EDMOND — EDITOR’S NOTE: This is part of a continuing series of stories focusing on State Question 744. The previous installment published in Saturday’s Edmond Sun and at edmondsun.com.
State Question 744 does not set any requirements for performance and achievement in common education, said state Rep. Randy McDaniel, R-Edmond.
An initiative petition supported by the Oklahoma Education Association, SQ 744 would repeal a section of the state Constitution. It would require the state to meet the regional per pupil average for common education spending in public schools. This state question will be on the Nov. 2 ballot.
“It is also difficult to tie our hands to the decisions of people who are not elected by Oklahomans, and base our funding on their decisions,” McDaniel said.
Oklahoma legislators allocate $8,006 per student in comparison to the average regional per-pupil expenditure of $9,663, according to figures based on the National Education Association’s ranking and estimates.
“Before we start putting a bunch more money in common education, we need to make sure the current money we are spending is being done correctly,” said Peter J. Rudy, communications director of Oklahomans for a Responsible Government.
The state of Arkansas began a major investment program in public education in 2001 that improved their per-pupil expenditure above the national average. Student achievement improved in Arkansas with 35 percent more students passing their high school graduation tests, said Joel Robison, chief lobbyist for the Oklahoma Education Association.
“Now they’re in the top 10 of many educational measurements,” he said.
Oklahomans will continue to rely on local school districts and the Legislature to improve efficiency if voters approve SQ 744 on Nov. 2, Robison continued. The measure would allow local school districts to choose how they spend the new money, he said.
“It could be done for many different things, lower class sizes, technology. We want to keep and recruit quality teachers in Oklahoma,” Robison said. “Far too often, our teachers go to greener pastures in Arkansas, Texas; places that pay quite a bit of additional money.”
Oklahoma teachers are ranked 19th in the nation in salary when their cost of living adjustment is considered, according to the Oklahoma Council of Public Affairs.
However, Robison said nothing in SQ 744 would prevent the funding from increasing the salaries of administration and school superintendents.
SQ 744 states, “the Education Oversight Board and the Office of Accountability shall publish an annual report on the expenditure of common education revenue, which shall include reports regarding the expenditures for classroom instruction and for administrative costs.”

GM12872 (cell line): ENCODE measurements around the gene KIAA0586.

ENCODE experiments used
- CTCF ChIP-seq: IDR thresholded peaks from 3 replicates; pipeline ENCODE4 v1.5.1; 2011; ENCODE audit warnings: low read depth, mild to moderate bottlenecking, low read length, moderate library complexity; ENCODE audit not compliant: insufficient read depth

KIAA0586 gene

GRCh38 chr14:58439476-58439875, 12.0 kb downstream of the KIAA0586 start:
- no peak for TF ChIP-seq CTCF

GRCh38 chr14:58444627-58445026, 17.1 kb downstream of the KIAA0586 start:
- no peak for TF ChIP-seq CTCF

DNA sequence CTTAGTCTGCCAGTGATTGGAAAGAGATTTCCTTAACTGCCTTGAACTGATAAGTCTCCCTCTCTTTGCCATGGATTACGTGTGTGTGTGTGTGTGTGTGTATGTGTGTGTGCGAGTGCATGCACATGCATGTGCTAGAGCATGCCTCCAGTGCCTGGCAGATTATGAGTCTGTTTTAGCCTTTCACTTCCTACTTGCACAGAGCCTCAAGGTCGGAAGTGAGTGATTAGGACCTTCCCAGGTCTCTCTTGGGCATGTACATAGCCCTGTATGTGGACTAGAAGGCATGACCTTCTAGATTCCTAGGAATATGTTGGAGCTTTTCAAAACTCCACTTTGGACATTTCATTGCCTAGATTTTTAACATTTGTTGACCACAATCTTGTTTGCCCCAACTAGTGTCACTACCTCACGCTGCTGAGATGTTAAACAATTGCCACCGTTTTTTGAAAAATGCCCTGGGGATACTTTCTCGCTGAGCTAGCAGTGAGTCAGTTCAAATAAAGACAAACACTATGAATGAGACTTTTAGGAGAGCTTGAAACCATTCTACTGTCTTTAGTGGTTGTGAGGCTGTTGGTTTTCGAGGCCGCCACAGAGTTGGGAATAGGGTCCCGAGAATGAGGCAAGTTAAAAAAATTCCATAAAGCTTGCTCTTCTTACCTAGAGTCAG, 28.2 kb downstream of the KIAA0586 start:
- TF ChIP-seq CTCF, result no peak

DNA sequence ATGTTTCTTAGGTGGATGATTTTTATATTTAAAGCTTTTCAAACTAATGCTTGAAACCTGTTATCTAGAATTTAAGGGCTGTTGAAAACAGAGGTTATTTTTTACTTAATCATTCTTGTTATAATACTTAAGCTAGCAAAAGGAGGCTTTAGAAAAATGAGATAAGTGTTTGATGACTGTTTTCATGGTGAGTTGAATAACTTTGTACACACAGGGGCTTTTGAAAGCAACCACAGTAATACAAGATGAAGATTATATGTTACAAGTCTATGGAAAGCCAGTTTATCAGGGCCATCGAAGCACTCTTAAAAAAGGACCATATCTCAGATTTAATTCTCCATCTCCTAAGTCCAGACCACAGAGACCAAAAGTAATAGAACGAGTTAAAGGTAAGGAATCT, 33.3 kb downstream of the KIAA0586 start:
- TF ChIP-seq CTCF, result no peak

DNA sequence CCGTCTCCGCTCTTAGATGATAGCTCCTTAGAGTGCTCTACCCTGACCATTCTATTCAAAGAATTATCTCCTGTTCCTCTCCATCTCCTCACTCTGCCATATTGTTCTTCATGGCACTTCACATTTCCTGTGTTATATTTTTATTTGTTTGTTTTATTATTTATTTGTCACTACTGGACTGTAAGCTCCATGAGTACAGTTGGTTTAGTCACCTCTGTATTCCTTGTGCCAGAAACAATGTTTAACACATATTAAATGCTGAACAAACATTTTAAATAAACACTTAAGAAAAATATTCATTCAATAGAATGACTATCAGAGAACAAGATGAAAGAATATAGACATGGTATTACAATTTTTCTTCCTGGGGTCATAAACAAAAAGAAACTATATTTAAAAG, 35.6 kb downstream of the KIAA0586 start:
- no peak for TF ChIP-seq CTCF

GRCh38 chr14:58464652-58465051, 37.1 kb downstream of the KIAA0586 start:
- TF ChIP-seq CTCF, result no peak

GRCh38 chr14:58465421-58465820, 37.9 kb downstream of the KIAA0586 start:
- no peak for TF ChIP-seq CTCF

Salaries of superintendents have increased collectively by more than $1 million during the past year during a time when school districts are cutting budgets, said Brian Downs, executive director of Oklahomans for Responsible Government.
Downs suggested the state could save money by consolidating many of its 530 school districts. Oklahoma has more school districts than Florida, Georgia, South Carolina and Tennessee combined, Downs said.
In Edmond, Superintendent David Goin’s base salary is $159,832 and he earned a 2 1/2 percent raise in September with his total compensation package for the 2009-10 year at $178,506, according to a previous report in The Edmond Sun. Goin’s salary figure includes organizational memberships, health insurance, life insurance and retirement benefits. Other Edmond administrators also received an average of 2 1/2 percent pay raise.
Oklahoma Policy Institute Director David Blatt said recently at an economic symposium at the University of Central Oklahoma that he expects across-the-board layoffs to occur among school districts. So far Edmond Public Schools has been spared teacher layoffs. But the Tulsa Public School District eliminated more than 220 certified teachers in March, according to the Tulsa Public Board of Education.
Passage of SQ 744 would bring $24 million more for the Edmond school system, Rudy said.
A House study found SQ 744 would result in a 40 percent tax increase or a 22 percent hit across the board of every state agency, said Rep. Leslie Osborn, R-Tuttle. An $850 million to $1 billion increase of spending would be required, Osborn noted.
“While the petitioners of State Question 744 may be well-intended, the question is irresponsible — it is a zero-sum game where one budget component benefits to the detriment of the other vital state services like transportation, public safety and health care,” said state Rep. Ken Miller, R-Edmond.
The state Legislature has a constitutional requirement to divide the general revenue fund, Osborn said. Education currently receives 51 percent of the state’s budget when including career tech and higher education, she said. Thirty-six percent of the state budget is allocated for K-12.
Voter approval of SQ 744 would amount to a constitutional earmark of 50 percent of state appropriations to common education. The SQ 744 measure does not direct how the money will be spent by the Department of Education except that it will not be used for building funds, Osborn said.
“If this state question is approved, the people’s representatives will not be able to prioritize competing needs and will have no say on the largest single component of the state’s budget,” Miller said. “Instead, education policy will be arbitrarily set by a rigid regional formula.”